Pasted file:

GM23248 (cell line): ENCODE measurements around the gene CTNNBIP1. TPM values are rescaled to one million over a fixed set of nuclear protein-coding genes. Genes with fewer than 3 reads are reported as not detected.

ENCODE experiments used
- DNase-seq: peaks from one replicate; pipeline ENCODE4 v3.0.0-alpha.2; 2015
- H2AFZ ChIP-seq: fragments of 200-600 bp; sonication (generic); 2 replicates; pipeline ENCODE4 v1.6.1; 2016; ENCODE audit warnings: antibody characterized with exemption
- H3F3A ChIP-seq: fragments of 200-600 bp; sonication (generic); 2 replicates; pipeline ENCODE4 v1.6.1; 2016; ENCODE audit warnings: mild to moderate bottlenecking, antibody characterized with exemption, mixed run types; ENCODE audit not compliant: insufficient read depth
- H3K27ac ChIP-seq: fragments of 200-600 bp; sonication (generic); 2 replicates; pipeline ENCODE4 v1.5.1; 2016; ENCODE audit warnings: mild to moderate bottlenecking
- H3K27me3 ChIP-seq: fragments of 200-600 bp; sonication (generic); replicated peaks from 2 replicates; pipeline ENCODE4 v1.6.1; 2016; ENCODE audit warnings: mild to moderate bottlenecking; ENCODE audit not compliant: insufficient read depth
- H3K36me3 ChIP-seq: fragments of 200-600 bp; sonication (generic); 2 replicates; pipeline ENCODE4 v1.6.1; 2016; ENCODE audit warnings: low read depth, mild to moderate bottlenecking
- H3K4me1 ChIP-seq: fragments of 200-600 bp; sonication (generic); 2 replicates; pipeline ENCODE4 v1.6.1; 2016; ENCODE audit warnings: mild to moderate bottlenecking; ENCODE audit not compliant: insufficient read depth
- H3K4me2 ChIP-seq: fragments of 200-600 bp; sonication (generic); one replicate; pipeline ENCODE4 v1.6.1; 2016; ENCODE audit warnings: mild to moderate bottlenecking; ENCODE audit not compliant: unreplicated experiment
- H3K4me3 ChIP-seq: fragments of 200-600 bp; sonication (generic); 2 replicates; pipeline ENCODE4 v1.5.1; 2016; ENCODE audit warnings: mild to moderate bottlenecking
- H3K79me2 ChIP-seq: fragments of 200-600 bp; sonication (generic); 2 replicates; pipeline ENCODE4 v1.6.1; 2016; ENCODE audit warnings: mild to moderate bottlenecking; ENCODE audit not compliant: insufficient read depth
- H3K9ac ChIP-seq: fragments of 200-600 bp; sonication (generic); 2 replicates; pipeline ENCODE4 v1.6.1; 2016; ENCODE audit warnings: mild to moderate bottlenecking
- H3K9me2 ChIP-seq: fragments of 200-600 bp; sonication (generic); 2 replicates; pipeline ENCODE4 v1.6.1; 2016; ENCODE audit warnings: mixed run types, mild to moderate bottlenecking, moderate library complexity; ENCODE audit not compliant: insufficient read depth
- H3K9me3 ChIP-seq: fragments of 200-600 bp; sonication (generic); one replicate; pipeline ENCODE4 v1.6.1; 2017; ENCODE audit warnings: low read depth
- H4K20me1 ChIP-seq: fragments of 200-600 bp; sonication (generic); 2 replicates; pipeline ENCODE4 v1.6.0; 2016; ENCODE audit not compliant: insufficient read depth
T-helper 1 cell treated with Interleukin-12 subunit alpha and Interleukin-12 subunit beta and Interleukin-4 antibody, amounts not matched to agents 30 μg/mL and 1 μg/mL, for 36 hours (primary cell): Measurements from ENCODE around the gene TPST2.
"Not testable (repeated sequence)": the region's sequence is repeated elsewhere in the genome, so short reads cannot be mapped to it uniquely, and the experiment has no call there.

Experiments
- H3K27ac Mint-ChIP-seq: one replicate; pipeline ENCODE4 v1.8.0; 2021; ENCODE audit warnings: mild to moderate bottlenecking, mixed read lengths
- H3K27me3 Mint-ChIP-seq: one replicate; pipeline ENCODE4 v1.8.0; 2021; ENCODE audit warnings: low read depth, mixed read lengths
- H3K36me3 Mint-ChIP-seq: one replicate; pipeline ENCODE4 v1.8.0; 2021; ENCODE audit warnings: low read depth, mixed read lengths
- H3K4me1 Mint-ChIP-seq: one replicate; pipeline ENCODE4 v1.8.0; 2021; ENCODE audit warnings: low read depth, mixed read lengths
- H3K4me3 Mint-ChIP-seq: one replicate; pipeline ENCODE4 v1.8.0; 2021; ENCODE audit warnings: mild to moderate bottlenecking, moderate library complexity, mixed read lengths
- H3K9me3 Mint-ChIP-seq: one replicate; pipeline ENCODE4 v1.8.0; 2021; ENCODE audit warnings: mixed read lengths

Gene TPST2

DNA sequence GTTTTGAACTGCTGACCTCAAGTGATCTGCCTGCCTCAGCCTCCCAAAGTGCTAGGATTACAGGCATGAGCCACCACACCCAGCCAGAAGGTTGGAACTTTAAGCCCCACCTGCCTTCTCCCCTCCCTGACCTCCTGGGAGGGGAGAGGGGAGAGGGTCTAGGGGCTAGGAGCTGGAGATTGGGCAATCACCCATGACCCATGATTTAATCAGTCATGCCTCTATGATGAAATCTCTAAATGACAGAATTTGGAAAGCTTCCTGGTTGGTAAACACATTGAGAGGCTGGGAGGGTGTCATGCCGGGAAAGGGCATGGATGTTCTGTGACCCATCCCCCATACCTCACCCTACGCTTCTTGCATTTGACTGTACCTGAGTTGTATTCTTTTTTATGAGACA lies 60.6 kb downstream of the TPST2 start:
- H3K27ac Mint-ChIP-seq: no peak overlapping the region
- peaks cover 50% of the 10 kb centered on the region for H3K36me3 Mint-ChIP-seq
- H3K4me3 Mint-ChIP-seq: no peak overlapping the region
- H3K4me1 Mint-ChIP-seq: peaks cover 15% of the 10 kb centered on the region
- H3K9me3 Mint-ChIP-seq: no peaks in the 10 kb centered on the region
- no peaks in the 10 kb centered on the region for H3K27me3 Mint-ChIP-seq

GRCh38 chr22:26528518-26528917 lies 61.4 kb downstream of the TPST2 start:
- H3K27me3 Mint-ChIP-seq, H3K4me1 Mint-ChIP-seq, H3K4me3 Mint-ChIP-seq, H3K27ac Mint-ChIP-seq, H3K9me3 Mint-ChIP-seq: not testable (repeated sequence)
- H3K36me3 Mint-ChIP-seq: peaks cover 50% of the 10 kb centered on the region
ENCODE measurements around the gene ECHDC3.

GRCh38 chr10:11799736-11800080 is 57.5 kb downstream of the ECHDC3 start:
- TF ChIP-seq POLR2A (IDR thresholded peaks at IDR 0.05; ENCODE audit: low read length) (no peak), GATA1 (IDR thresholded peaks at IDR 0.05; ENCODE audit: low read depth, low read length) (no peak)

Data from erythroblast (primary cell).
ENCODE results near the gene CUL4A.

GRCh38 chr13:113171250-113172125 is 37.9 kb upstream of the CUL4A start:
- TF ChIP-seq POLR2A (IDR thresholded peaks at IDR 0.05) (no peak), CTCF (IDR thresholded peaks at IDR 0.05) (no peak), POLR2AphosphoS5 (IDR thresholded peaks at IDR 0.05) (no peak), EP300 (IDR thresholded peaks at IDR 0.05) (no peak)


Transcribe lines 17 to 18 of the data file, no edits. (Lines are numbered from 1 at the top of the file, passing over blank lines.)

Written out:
T-helper 1 cell treated with Interleukin-12 subunit alpha and Interleukin-12 subunit beta and Interleukin-4 antibody, amounts not matched to agents 30 μg/mL and 1 μg/mL, for 36 hours (primary cell): Measurements from ENCODE around the gene TPST2.
"Not testable (repeated sequence)": the region's sequence is repeated elsewhere in the genome, so short reads cannot be mapped to it uniquely, and the experiment has no call there.